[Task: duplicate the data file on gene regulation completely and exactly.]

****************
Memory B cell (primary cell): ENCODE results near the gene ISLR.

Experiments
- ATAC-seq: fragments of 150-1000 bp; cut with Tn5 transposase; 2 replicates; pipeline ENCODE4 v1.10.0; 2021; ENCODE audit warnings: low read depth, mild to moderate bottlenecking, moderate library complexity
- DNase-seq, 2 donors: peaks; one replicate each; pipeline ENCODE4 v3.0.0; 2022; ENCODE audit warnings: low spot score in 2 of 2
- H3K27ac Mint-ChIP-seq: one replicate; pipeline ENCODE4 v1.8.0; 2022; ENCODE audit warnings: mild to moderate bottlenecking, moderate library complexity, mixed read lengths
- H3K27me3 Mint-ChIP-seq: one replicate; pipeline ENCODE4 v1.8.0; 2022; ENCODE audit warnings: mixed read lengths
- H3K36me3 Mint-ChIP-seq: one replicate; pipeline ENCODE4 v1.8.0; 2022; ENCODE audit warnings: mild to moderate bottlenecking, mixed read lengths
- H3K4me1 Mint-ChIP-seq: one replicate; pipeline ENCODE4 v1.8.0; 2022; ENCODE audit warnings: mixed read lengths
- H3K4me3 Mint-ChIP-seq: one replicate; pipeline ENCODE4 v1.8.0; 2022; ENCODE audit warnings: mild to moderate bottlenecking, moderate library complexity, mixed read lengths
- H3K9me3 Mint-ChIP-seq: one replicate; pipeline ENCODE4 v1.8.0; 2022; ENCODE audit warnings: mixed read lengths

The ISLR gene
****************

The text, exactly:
Memory B cell (primary cell): ENCODE results near the gene ISLR.

Experiments
- ATAC-seq: fragments of 150-1000 bp; cut with Tn5 transposase; 2 replicates; pipeline ENCODE4 v1.10.0; 2021; ENCODE audit warnings: low read depth, mild to moderate bottlenecking, moderate library complexity
- DNase-seq, 2 donors: peaks; one replicate each; pipeline ENCODE4 v3.0.0; 2022; ENCODE audit warnings: low spot score in 2 of 2
- H3K27ac Mint-ChIP-seq: one replicate; pipeline ENCODE4 v1.8.0; 2022; ENCODE audit warnings: mild to moderate bottlenecking, moderate library complexity, mixed read lengths
- H3K27me3 Mint-ChIP-seq: one replicate; pipeline ENCODE4 v1.8.0; 2022; ENCODE audit warnings: mixed read lengths
- H3K36me3 Mint-ChIP-seq: one replicate; pipeline ENCODE4 v1.8.0; 2022; ENCODE audit warnings: mild to moderate bottlenecking, mixed read lengths
- H3K4me1 Mint-ChIP-seq: one replicate; pipeline ENCODE4 v1.8.0; 2022; ENCODE audit warnings: mixed read lengths
- H3K4me3 Mint-ChIP-seq: one replicate; pipeline ENCODE4 v1.8.0; 2022; ENCODE audit warnings: mild to moderate bottlenecking, moderate library complexity, mixed read lengths
- H3K9me3 Mint-ChIP-seq: one replicate; pipeline ENCODE4 v1.8.0; 2022; ENCODE audit warnings: mixed read lengths

The ISLR gene